- Investing and partnering with entrepreneurs that solve on-ground problems while focusing on growth gives risk-tolerant global investors a shot at higher returns as the economies continue to prosper.
As Africa begins to showcase its potential, global investors are excited to join the growth story.
According to African Development Bank (AfDB), between 10 million and 12 million youth enter the regional job market each year, but only 3.1 million new jobs get created. To bridge this gap, in 2016 AfDB launched the Jobs for Youth in Africa Strategy. The programme aims to create 25 million jobs, and train 50 million youth to be entrepreneurs by 2025.
A report by Global Entrepreneurship Monitor says countries like Angola, Cameroon, and Botswana have some of the highest number of entrepreneurs in the world.
Entrepreneurs such as Dr Abasi Ene-Obong of 54gene, Cyril Gunda of ZimAvian and Nzambi Matee of Gjenge are solving real problems that deliver impact as well as profits. 54gene studies the African genome to make healthcare more effective, while ZimAvian is increasing the region's access to nutritional food by supplying high quality day-old chicks at affordable rates to small-scale farmers. Gjenge Makers makes bricks from plastic waste, upcycling it and offering cheap and durable building material.
What these companies, and many others, have in common is that they are creating jobs while solving fundamental problems. Entrepreneurs are finding profits while contributing to the region’s growth - be it in the areas of food and nutrition, healthcare, renewable energy, housing or education.
These ventures have caught global interest. According to the WEF, half of the world’s fastest-growing economies are from Africa.
Global investors looking to find their next big investment and make a difference, are partnering with local funds to infuse capital in African companies. Interestingly, despite political and social strife in many countries, most agree that there is substantial potential in these investments.
One such global investor example is Capria, which has put it’s toe in the water in a troubled country and joined with Vakayi Capital to invest in Zimbabwe-based ZimAvian.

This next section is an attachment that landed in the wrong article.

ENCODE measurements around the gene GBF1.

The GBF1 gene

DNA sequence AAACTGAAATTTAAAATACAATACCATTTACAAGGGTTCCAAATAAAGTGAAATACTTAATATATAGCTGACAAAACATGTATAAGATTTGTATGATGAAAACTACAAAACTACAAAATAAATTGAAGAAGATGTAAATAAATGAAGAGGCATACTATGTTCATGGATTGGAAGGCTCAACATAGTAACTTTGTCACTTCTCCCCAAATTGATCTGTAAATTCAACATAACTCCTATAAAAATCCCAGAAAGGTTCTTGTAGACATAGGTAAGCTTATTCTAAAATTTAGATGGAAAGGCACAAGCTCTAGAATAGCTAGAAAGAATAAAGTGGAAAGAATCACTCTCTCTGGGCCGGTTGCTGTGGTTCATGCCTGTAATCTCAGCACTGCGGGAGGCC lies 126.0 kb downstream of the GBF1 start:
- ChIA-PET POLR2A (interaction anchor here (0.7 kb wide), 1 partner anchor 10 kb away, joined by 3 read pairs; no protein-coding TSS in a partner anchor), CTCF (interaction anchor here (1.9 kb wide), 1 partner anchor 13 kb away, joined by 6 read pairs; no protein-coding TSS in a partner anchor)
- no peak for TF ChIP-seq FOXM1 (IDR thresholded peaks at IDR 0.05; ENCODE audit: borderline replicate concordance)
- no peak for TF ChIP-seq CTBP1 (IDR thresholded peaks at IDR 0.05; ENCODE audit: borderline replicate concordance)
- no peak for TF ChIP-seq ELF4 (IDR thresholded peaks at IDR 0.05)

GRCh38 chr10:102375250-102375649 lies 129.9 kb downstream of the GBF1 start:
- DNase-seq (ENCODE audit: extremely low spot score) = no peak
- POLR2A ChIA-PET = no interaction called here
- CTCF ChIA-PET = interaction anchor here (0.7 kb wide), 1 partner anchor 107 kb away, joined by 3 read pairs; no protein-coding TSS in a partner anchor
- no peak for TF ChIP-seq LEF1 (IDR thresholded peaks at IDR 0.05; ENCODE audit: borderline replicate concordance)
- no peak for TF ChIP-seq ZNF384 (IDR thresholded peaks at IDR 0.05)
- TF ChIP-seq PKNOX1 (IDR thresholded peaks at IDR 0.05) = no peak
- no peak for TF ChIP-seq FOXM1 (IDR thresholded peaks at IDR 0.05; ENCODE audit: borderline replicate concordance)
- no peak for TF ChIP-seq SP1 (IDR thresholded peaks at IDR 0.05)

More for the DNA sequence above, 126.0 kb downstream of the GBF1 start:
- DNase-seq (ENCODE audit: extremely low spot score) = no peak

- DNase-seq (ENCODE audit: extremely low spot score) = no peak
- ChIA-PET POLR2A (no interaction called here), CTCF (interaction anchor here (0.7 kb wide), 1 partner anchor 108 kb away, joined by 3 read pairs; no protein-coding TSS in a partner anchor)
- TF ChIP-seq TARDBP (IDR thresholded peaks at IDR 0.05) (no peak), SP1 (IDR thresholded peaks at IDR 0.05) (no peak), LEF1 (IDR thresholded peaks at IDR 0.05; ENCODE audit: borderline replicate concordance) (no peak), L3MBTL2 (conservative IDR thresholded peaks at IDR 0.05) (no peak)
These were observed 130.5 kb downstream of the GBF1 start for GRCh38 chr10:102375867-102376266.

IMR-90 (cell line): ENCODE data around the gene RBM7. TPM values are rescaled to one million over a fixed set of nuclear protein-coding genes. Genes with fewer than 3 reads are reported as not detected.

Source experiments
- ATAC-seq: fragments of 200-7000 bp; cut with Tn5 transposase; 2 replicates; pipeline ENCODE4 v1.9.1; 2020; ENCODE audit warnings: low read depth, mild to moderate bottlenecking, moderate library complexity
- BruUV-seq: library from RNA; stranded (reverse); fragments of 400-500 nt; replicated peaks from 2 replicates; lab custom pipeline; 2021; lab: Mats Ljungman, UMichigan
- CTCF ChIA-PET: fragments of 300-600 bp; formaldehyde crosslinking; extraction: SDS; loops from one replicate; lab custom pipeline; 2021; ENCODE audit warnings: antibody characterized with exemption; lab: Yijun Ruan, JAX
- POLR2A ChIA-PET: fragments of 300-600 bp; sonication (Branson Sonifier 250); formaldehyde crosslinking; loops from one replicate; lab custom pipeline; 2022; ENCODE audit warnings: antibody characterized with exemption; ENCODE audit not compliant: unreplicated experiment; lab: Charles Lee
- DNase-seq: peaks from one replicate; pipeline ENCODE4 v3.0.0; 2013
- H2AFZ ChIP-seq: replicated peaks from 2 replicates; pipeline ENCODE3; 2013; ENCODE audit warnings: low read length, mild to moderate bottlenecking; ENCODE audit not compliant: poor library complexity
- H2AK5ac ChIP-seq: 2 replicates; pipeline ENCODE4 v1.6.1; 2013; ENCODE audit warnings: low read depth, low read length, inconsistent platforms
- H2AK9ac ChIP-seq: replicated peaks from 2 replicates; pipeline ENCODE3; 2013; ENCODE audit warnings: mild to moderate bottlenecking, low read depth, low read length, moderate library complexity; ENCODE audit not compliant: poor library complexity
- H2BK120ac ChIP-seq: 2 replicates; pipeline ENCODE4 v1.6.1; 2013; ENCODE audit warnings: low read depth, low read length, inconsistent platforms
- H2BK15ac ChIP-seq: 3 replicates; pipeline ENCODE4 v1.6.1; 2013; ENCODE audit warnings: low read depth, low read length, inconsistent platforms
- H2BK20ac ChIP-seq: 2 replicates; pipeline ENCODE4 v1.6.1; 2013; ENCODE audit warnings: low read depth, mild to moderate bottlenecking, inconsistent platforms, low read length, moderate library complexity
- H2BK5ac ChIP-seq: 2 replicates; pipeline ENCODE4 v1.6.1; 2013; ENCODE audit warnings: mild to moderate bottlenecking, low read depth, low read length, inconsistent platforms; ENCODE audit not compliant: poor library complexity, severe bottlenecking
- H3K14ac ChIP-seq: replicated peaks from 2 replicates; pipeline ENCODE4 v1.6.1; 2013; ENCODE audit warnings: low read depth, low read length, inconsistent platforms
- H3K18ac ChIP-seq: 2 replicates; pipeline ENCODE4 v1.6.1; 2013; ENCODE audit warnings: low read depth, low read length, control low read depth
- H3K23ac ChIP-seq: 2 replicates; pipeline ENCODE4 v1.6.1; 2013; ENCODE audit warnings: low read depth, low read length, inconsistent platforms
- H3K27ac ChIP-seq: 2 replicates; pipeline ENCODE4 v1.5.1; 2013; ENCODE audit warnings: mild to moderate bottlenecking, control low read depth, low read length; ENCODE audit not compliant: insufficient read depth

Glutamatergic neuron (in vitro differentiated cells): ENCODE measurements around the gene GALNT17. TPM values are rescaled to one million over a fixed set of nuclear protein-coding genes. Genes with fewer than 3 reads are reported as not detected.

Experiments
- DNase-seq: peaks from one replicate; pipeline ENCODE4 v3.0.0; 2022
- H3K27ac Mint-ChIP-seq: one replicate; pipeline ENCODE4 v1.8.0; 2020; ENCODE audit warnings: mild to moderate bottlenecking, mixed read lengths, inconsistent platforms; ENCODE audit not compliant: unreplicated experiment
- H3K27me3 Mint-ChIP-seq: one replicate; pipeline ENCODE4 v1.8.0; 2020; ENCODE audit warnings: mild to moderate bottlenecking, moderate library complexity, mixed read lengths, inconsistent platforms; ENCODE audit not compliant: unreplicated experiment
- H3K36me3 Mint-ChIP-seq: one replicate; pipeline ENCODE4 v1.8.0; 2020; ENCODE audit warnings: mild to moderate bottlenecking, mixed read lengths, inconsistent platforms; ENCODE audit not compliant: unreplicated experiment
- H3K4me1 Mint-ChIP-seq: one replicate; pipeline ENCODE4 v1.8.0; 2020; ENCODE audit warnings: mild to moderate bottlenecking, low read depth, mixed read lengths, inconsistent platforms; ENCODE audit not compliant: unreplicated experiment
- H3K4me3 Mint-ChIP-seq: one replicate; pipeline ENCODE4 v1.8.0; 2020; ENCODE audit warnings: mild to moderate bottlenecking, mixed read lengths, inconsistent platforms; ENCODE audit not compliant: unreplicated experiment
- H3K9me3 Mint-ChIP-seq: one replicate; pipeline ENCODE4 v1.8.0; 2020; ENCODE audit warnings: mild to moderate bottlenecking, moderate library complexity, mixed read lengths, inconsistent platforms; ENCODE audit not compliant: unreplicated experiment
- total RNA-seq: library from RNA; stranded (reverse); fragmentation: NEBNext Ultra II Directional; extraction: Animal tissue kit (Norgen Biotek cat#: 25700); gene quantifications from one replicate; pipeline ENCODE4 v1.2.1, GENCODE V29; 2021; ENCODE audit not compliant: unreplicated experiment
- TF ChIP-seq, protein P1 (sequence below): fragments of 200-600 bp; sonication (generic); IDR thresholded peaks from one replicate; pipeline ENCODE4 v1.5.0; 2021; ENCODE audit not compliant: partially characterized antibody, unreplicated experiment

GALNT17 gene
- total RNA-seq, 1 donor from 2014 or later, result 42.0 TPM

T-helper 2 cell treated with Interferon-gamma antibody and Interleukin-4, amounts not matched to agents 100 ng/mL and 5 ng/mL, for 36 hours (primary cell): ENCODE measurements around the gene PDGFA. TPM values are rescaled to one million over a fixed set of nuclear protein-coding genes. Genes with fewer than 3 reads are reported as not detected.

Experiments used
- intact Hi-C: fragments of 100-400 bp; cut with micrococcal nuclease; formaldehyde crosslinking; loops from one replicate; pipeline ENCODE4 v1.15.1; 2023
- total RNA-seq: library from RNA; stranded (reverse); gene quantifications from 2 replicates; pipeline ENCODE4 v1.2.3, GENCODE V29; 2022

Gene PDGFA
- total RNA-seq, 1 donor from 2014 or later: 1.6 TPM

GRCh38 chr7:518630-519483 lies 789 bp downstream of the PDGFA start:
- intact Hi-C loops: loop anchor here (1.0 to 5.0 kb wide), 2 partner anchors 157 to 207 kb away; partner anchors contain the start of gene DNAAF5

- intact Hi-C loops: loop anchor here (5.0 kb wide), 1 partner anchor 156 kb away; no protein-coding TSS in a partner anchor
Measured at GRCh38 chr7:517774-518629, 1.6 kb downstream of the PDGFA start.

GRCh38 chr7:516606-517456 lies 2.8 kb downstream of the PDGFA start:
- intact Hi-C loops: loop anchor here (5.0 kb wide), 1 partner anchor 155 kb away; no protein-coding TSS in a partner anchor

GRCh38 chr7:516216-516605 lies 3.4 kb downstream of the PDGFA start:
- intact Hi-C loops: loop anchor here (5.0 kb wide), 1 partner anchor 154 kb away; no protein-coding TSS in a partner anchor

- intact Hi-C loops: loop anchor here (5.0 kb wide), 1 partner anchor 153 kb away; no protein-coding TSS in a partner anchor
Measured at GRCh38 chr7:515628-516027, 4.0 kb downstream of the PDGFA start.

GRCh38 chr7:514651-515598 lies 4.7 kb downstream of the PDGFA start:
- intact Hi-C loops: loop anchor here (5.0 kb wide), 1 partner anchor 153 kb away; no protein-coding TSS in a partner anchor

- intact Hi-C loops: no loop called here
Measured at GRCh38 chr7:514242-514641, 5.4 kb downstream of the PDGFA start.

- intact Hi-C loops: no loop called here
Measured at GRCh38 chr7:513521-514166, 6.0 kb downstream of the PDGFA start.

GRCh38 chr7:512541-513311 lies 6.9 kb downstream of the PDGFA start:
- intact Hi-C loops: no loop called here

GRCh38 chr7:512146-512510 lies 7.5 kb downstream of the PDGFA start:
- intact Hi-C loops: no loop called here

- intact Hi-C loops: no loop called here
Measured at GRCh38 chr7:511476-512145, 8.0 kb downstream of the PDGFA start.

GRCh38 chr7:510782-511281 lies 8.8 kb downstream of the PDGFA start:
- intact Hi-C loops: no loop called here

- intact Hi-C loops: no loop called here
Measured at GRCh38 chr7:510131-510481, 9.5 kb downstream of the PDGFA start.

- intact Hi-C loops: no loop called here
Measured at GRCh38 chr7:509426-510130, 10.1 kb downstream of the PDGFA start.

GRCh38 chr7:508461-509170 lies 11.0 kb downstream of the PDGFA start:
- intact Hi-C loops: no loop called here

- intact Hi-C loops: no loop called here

Other global and regional investors include AfricInvest, which has raised $1.5 billion across 18 funds from local and overseas investors. AfricInvest has invested in Cotugrain, a Tunisian seed distribution company, and Sopat, Tunisia’s second largest producer of poultry products. 54gene counts Bay Area’s YCombinator among its investors.
Turkey-based Ida Capital has partnered with international investors to invest in Reengen, a SaaS solution for reducing energy consumption in small and medium enterprises.
As with any emerging economy, the potential rewards are high, if one can tolerate the risks. Investors from across the world — China, Japan, the US, and Europe — have steadily increased their investments in the region. Between 2015 and 2018, there were around 861 investment deals in Africa, and this number is growing.
Switzerland-based Seedstars is partnering with First Growth Ventures’ partners to launch a $100 million Sub-Saharan Africa venture fund. There are many more and the interest is increasing rapidly. Governments are also doing their part to foster entrepreneurship. Ghana, Nigeria and Rwanda, among others, have startup funds to help local companies. The potential for global investors to partner with government agencies for more specific developmental projects now has a ground to build on.
Investing and partnering with entrepreneurs that solve on-ground problems while focusing on growth gives risk-tolerant global investors a shot at higher returns as the economies continue to prosper.
Simultaneously, by seeking global capital, entrepreneurs and investors in the region will get exposure to global standards of operations and build a discipline to help great investments scale great businesses, hopefully developing overseas markets as well, bringing much needed foreign currency to the continent.
Mr Kranzler is a senior partner, Capria